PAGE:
First we start with what is known: that our species' population is increasing rapidly and has been for many generations. Furthermore, our population doubling time is less than the average lifespan of an individual. This second point leads to the interesting fact that most of the people who have ever lived in the entire existence of our species so far are alive today. Think about that... most of the people who have ever lived are still alive right now. Puts a damper on a lot of past-life theologies, doesn't it? Not enough souls of the departed to go around for all of us to have had even ONE past life, much less dozens...
Let's assume six scenarios for the future of human population:
1. Population growth continues indefinitely.
2. Present rapid growth eventually levels off leading to a large long-term stable population.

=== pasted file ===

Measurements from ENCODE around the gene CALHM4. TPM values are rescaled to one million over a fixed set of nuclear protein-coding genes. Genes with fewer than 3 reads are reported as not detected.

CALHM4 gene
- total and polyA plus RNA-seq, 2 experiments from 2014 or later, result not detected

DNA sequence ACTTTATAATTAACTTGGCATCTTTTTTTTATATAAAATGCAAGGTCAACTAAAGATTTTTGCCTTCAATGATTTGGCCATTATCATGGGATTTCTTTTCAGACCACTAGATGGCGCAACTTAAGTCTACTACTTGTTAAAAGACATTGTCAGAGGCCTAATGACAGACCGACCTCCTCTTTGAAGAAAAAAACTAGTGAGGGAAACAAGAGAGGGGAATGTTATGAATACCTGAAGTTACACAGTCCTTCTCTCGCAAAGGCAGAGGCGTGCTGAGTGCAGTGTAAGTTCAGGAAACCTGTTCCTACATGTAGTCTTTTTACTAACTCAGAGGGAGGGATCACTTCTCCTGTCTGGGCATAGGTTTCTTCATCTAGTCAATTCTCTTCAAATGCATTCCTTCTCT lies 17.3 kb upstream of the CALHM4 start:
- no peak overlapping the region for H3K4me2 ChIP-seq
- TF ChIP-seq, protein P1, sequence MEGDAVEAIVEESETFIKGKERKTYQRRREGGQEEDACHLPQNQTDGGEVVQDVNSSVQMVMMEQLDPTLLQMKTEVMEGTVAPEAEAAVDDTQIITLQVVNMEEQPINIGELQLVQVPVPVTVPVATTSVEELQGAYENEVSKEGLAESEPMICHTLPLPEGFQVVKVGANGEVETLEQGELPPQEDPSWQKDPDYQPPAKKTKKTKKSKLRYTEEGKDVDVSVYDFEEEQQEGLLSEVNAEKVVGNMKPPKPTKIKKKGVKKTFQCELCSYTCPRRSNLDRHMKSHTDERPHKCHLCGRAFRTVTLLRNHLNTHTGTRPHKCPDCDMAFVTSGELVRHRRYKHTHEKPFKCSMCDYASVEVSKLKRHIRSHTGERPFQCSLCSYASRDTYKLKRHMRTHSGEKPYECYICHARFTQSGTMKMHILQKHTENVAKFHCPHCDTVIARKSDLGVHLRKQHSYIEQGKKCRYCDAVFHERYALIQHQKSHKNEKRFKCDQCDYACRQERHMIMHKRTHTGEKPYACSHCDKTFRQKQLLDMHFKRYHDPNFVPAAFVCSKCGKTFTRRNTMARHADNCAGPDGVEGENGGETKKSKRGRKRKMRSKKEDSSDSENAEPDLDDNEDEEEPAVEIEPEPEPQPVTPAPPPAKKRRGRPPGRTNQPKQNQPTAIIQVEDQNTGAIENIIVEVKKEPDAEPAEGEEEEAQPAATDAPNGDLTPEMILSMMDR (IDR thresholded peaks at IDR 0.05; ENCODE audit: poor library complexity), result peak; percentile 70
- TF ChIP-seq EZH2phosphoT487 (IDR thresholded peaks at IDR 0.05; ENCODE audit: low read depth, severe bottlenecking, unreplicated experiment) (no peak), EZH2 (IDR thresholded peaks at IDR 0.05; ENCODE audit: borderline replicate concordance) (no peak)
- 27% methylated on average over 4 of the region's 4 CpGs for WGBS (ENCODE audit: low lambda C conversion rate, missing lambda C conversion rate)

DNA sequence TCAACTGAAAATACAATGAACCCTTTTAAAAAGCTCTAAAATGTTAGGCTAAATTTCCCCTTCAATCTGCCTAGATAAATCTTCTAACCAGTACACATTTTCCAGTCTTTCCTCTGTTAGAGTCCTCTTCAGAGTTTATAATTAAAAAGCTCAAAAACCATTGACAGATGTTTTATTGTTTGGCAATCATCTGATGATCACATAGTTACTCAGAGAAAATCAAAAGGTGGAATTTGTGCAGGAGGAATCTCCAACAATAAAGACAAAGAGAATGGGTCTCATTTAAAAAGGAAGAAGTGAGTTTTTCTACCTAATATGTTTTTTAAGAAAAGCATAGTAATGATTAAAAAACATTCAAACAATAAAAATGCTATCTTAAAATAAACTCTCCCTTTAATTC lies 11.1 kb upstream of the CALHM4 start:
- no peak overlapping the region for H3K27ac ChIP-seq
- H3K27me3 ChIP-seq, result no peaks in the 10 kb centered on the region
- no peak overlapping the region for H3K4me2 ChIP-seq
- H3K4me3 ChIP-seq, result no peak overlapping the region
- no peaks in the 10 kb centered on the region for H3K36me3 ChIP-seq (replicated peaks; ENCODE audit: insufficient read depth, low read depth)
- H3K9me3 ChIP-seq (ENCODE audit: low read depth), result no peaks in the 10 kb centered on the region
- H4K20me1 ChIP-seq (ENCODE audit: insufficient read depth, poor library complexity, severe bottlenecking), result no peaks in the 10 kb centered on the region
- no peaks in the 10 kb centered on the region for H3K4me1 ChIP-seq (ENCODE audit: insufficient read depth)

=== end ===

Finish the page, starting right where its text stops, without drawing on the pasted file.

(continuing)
3. Present rapid growth reaches a peak, then population declines reaching a smaller long-term stable population.
4. Present rapid growth reaches a peak, then declines to gradual extinction of our species.
5. Present rapid growth ends in a sudden catastrophe and our species goes abruptly extinct.
6. Present rapid growth is a phase in a long term boom and bust process, with peaks and valleys of irregular size and spacing.
These pretty well cover the scenarios for the course of the population of our species, or any other.
Scenario 1 can actually be ruled out as essentially impossible. Population growth that continues forever would result in infinite population. So, there must be some eventual stabilization or crash, even if it is billions of years in the future. Which is really the same as the other scenarios, but with a much longer time frame. So that leaves us with five futures to consider.